Hadley relies on State v. Steadman, 253 Kan. 297, 855 P.2d 919 (1993), for the proposition that a police witness' opinion about defendant's guilt is inadmissible. There, the court stated:
"In a criminal trial, the defendant has the right to have the jury determine from the evidence whether the defendant is guilty or not. The police witnesses can testify from their experience as to a role the defendant played in an illegal enterprise--they cannot testify that in their opinion the defendant was guilty of the crime." 253 Kan. at 304.
In Steadman, the police witnesses were permitted to testify "that in their opinion[s] the defendant was guilty of the crime and exhibited the pressure felt by a guilty person, other persons interviewed were not guilty of the crime, and there was sufficient probable cause for the issuance of a search warrant for the defendant's residence." 253 Kan. at 304. For example, one officer testified with regard to Steadman, "'In my opinion he killed Mr. Haislip.'" 253 Kan. at 300. The court concluded that the opinion testimony deprived Steadman of a fair trial and consequently reversed his conviction of second-degree murder. We do not find Steadman to be applicable in the present case.
K.S.A. 60-456 governs the admissibility of opinion testimony and provides:
"(a) If the witness is not testifying as an expert his or her testimony in the form of opinions or inferences is limited to such opinions or inferences as the judge finds (a) may be rationally based on the perception of the witness and (b) are helpful to a clearer understanding of his or her testimony.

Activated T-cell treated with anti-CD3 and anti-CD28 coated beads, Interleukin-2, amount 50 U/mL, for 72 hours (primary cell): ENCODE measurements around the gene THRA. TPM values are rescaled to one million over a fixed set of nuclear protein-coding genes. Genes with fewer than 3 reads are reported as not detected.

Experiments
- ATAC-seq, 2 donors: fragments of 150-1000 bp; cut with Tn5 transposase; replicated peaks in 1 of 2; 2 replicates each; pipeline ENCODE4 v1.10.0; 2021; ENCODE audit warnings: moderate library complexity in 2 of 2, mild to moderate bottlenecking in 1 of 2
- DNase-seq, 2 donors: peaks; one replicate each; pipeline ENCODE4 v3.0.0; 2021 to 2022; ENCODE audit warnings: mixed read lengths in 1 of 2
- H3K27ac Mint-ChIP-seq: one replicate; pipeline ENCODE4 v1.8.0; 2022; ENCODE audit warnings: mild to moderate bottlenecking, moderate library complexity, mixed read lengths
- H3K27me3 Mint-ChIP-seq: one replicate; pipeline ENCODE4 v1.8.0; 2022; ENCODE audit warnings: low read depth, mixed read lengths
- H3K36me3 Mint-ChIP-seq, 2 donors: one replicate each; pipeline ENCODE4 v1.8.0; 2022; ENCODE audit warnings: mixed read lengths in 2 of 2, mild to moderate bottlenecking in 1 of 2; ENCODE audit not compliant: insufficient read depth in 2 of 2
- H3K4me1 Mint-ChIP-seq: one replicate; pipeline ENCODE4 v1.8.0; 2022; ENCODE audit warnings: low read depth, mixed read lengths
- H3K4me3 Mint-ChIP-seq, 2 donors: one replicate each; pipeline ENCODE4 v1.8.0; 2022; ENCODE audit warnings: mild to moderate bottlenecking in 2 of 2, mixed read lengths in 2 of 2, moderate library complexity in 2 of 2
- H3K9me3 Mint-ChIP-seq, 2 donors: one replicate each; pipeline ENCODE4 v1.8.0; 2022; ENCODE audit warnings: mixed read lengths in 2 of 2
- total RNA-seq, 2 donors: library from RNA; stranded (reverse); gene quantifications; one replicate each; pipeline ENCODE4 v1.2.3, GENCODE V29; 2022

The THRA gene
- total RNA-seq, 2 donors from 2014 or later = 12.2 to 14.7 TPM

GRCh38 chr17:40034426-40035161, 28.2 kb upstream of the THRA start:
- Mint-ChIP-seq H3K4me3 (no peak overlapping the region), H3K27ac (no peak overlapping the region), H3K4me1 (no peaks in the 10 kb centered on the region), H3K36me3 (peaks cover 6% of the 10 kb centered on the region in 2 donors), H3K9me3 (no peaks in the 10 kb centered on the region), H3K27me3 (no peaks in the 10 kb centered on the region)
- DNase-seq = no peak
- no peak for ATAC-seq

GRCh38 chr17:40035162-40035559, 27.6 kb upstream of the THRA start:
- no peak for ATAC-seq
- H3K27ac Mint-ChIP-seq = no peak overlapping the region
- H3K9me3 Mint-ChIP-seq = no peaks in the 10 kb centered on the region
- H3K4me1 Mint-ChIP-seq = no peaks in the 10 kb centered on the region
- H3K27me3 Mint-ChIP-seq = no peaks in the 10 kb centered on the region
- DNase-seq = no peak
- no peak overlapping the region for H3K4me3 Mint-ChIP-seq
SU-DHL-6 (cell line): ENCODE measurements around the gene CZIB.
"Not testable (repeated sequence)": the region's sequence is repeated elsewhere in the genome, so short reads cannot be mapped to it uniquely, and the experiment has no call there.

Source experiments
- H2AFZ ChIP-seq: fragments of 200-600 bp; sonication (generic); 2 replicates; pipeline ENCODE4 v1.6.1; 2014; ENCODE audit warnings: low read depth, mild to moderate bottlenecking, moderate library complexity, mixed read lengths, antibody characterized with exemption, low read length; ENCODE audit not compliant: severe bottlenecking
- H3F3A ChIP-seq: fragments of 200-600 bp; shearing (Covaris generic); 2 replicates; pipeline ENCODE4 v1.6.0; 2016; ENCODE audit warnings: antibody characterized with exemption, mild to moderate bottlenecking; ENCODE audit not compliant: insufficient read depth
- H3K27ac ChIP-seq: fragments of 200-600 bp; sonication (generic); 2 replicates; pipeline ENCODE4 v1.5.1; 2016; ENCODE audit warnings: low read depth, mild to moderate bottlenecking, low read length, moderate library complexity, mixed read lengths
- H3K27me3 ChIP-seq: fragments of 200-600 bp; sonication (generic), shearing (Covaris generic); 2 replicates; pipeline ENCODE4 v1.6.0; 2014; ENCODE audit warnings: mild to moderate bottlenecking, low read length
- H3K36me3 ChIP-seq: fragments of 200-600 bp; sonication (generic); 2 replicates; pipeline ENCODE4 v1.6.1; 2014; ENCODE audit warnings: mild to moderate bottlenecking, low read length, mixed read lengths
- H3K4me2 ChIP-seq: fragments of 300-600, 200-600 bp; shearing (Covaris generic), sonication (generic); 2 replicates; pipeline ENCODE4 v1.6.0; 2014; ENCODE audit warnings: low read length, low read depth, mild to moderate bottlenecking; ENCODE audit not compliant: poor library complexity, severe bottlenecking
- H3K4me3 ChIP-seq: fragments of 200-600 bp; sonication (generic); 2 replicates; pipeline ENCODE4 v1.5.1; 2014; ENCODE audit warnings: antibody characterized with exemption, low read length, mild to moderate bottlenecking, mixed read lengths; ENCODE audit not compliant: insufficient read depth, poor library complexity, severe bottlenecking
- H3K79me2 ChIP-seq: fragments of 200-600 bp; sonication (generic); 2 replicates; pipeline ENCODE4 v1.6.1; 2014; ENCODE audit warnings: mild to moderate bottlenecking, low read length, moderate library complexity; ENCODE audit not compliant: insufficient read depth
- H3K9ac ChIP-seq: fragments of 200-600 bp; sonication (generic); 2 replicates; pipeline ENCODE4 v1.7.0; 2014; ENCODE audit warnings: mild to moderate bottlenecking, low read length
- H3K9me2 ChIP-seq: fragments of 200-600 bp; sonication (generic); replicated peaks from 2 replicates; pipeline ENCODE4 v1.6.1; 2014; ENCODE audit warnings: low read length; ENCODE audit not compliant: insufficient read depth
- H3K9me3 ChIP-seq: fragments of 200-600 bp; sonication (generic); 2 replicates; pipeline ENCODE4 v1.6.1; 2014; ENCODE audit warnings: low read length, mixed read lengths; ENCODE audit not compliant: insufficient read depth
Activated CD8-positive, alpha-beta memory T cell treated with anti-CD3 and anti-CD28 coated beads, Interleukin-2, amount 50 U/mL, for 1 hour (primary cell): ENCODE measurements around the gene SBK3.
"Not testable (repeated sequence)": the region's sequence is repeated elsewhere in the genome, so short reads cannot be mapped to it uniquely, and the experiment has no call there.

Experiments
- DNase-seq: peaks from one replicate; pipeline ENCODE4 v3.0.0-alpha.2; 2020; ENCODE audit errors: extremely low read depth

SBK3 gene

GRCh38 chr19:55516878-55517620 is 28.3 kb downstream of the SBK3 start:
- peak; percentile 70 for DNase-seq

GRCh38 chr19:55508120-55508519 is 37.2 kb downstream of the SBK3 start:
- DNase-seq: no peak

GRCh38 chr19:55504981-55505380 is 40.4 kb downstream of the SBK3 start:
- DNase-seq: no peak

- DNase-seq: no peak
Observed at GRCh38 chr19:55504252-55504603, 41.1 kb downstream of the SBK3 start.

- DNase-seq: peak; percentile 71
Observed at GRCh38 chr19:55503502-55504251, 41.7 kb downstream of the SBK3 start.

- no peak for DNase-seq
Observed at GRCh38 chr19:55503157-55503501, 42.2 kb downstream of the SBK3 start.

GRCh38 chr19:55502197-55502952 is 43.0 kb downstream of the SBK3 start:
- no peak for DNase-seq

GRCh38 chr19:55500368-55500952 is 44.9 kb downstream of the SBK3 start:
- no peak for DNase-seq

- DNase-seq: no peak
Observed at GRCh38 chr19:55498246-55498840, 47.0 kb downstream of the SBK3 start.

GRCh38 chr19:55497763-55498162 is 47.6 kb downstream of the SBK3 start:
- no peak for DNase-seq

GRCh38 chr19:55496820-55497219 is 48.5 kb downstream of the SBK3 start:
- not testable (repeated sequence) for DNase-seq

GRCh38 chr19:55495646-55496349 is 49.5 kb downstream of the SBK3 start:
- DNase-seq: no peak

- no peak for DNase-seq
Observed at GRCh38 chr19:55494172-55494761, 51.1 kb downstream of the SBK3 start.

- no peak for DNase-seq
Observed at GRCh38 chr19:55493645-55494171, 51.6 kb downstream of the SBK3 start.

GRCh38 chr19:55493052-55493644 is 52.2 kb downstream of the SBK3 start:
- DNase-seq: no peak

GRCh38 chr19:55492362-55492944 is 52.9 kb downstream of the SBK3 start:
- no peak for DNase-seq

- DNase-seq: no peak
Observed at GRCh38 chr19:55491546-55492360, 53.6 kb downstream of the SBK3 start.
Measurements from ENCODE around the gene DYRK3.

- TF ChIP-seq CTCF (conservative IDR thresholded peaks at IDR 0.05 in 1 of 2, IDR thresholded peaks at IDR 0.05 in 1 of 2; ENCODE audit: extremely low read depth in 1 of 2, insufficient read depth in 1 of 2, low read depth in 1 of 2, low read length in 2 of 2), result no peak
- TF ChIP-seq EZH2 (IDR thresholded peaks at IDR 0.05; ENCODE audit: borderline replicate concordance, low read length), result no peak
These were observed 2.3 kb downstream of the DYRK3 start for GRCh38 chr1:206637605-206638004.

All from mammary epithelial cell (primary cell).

"(b) If the witness is testifying as an expert, testimony of the witness in the form of opinions or inferences is limited to such opinions as the judge finds are (1) based on facts or data perceived by or personally known or made known to the witness at the hearing and (2) within the scope of the special knowledge, skill, experience or training possessed by the witness.
"(c) Unless the judge excludes the testimony he or she shall be deemed to have made the finding requisite to its admission.
"(d) Testimony in the form of opinions or inferences otherwise admissible under this article is not objectionable because it embraces the ultimate issue or issues to be decided by the trier of the fact."
In State v. Shultz, 225 Kan. 135, 587 P.2d 901 (1978), a former deputy county attorney was permitted to testify as to the defendant's sanity at the time he committed the offense. This court found no error, stating: